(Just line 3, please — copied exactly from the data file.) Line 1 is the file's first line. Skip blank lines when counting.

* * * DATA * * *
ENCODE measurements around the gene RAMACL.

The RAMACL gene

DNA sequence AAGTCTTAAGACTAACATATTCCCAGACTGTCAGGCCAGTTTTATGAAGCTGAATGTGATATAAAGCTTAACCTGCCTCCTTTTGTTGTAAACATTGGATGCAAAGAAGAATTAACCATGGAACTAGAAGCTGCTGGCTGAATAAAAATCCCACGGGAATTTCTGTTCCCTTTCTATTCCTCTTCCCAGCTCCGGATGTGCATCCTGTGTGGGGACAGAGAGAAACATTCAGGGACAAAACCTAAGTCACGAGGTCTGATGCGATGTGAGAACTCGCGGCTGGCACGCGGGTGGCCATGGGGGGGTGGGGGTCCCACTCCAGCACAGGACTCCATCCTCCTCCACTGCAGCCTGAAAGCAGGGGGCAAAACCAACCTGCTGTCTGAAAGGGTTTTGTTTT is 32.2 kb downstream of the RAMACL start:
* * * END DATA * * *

DNA sequence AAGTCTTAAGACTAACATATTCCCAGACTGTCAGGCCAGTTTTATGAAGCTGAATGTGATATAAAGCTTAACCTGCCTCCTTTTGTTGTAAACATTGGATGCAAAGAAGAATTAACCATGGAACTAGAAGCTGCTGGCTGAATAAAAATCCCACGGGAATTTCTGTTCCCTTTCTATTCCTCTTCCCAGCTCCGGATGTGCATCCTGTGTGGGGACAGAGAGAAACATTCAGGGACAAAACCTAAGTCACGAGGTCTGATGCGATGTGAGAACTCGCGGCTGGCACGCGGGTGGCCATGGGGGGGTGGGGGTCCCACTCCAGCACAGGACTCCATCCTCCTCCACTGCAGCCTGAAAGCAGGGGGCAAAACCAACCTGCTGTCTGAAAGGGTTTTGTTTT is 32.2 kb downstream of the RAMACL start: